Nutrition Month! Healthy Eating & Education Watch out for pesticides sprayed on fruits and vegetables. Studies have showed a link to attention deficit disorders like ADD and ADHD Parenting and Healthy Eating Children imitate their parents.
Since they exert the most influence, they can mold their children to have healthy eating habits and attitudes toward food as they grow up Control the types of foods that children have access to in the home
Ex: fruits, vegetables, lean protein A family that eats together at regular mealtimes can help establish positive nutrition habits and healthy weights for children POSITIVES OF EATING HEALTHY Controls weight
Provides energy
Prevent diseases and health issues
Helps with processes like digestion
Maintains healthy cholesterol Appleton High School in Wisconsin switched their poor nutritious school lunch with fresh foods and water as the main beverage. It resulted in improved behavior Sugary snacks and high glycemic index foods just make kids hungrier RESOURCES Walsh, David. (2011). Smarter parenting, smarter kids. New York NY: Free Press
American Psychological Association. (n/d). Changing diet and exercise for kids. Retrieved from www.apa.org/topics/children/healthy-eating.aspx
Dorfman, Kelly. (2011). What's eating your child? New York NY: Workman Publishing Jegtvig, Shereen. (04 February 2013). Kid's nutrition: diet and learning. About. Retrieved from nutrition.about.com/od/nutritionforchildren/a/dietandlearning.htm www.fns.usda.gov Iron deficiency may result in a lack of concentration A vitamin B deficiency results in memory
problems and confusion SPINACH BEANS CEREAL GRAINS BANANAS DAIRY Morris, Ivy. (27 January 2011). Link between good nutrition & learning for children. Livestrong. Retrieved from www.livestrong.com/article/367345-link-between-good-nutrition-learning-for-children/ The United States Department of Agriculture (USDA) is designed to meet about one-third of a child's nutrition needs. Healthy, Hunger-Free Kids Act of 2010 Created by Michelle Obama
Designed to feed kids nutritious meals and fight childhood hunger New Standards Enacted
in Reauthorization: Ensures students are offered both vegetables and fruits every day of the week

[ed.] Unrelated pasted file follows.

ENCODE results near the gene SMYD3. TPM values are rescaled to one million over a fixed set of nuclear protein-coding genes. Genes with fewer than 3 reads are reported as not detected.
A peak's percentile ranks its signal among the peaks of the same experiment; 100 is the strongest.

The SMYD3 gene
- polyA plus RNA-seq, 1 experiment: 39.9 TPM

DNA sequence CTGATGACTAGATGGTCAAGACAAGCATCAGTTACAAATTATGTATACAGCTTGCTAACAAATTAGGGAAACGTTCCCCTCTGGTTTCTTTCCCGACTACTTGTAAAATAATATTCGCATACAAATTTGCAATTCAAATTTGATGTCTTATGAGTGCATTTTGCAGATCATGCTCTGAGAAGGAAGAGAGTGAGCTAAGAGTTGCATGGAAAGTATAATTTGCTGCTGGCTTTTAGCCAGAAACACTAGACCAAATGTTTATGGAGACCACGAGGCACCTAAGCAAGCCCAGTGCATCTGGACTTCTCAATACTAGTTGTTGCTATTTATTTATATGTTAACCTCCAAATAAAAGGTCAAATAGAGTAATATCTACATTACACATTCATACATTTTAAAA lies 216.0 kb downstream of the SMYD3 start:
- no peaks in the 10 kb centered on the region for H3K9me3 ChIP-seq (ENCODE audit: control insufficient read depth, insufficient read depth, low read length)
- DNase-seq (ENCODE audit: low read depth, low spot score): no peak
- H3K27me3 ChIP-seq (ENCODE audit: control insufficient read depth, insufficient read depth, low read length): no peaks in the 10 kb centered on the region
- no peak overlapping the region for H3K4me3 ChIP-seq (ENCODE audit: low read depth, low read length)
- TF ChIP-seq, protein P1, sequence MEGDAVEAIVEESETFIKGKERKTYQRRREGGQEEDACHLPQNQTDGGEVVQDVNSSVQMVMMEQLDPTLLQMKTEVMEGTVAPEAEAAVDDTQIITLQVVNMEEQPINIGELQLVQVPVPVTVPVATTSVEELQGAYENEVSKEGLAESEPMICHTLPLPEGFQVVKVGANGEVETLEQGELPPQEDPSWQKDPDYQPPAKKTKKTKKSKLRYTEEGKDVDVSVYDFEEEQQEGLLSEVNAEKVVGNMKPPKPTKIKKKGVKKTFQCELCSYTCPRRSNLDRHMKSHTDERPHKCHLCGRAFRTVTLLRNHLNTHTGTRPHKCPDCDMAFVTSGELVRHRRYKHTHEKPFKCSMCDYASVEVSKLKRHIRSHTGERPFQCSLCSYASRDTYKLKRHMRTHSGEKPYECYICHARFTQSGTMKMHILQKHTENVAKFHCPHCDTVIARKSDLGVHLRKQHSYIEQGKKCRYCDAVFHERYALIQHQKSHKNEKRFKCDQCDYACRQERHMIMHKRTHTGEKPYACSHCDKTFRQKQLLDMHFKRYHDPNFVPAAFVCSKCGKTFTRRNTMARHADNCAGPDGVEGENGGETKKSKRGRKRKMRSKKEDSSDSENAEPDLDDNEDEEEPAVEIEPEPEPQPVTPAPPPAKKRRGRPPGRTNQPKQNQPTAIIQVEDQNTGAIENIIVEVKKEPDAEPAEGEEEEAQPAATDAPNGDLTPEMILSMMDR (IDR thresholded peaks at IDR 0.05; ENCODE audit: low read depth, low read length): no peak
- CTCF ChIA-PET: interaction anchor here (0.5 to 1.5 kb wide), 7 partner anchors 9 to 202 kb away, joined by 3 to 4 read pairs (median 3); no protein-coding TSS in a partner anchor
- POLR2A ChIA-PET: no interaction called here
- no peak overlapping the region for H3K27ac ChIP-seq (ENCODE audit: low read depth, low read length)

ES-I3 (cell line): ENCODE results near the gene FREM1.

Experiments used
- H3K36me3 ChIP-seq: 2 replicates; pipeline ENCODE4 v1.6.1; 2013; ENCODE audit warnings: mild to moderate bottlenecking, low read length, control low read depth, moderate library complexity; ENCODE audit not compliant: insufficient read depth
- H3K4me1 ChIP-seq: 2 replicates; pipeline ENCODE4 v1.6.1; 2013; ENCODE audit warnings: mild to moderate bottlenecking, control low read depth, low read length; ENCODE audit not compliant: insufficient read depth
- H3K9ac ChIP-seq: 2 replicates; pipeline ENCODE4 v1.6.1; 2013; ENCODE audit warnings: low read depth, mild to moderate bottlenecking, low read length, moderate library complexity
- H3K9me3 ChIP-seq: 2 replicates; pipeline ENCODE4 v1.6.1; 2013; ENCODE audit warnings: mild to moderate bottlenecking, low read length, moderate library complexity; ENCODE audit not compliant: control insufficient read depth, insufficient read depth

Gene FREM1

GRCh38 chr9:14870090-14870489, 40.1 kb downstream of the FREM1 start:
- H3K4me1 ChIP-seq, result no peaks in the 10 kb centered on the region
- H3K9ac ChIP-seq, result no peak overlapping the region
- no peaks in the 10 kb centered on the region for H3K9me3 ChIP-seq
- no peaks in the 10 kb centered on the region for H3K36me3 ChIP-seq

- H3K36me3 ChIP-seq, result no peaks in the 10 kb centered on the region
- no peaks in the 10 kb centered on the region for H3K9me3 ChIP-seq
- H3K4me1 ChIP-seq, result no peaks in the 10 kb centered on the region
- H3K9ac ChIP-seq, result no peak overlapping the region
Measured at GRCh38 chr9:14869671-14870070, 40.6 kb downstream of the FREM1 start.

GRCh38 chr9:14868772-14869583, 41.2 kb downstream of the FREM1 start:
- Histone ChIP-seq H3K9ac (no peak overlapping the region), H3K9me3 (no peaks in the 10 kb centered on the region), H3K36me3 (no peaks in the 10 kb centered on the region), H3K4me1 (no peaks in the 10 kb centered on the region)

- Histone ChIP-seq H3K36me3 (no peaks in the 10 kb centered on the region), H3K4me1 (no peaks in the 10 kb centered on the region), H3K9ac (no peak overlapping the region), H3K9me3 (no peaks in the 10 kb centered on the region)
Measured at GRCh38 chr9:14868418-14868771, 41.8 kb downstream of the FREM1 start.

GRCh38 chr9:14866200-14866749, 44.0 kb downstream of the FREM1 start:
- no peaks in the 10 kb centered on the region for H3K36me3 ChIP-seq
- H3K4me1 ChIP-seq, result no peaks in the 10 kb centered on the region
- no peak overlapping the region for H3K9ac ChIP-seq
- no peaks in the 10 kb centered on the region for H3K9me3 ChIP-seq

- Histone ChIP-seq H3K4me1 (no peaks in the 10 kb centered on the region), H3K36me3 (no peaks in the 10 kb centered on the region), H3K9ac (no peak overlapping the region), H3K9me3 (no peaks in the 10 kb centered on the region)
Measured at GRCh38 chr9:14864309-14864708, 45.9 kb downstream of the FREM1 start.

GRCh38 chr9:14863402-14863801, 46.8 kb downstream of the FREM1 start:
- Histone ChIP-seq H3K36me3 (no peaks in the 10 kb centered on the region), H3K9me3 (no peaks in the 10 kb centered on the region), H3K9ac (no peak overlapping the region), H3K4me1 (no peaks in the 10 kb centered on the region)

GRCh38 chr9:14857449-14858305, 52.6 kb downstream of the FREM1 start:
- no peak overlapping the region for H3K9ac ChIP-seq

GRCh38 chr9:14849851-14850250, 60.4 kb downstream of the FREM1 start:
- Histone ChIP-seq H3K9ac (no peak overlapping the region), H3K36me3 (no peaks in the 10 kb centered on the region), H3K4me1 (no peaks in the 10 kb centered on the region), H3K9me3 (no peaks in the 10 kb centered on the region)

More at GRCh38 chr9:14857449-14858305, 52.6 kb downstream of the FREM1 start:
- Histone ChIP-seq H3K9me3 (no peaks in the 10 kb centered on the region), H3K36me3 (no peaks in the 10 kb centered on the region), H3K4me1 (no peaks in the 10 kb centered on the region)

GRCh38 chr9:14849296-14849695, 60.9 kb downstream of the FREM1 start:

Increases offerings of whole grain-rich foods
Offers only fat-free or low-fat milk Limit calories based on the age of children being served to ensure the proper portion size
Increase the focus on reducing the amounts of saturated fats, trans fats, added sugars and sodium Incentives for Schools "6-cent Rule": reimburses schools an additional six
cents for every lunch they serve that meets the new
meal standards Healthy Eating & the Media 80% of food ads on children's networks are
for foods of poor nutritional quality Healthier School Challenge: Voluntary certification program initiative that recognizes thousands of schools for their efforts in improving food and beverage offerings, teaching kids about nutritious food choices, being physically active, and providing opportunities for physical activities Teachers and Healthy Eating The USDA offers tips for teachers: 1. Build nutrition and physical activity
into your curriculum
2. Don't use food as incentives or rewards Ideas for programs and
activities for teachers in their classroom can be found at:
USDA Empty calories make up 40% of daily calories of children and teens (2-18years). Half of these calories come from: 1. Soda
2. Fruit drinks
3. Dairy desserts
4. Grain desserts
5. Pizza
6.Whole Milk Eating a healthy breakfast is linked to improved cognitive function (memory), reduced absences, and improved mood. School Statistics 32.7% of elementary schools, 71.3% of middle schools, & 89.4% of high schools have either a vending machine or snack bar where students can buy food or beverages 4.0% of states require that schools make fruits and vegetables available to students whenever food is offered or sold 12.9% of elementary schools, 28.7% of middle schools, and 58.2% of high schools allow students to buy
1. Soda
2. Fruit drinks (not 100% juice)
3. Sports drinks "Adolescents and School Health." (n/a). CDC. Retrieved from www.cdc.gov/healthyyouth/npao/data.htm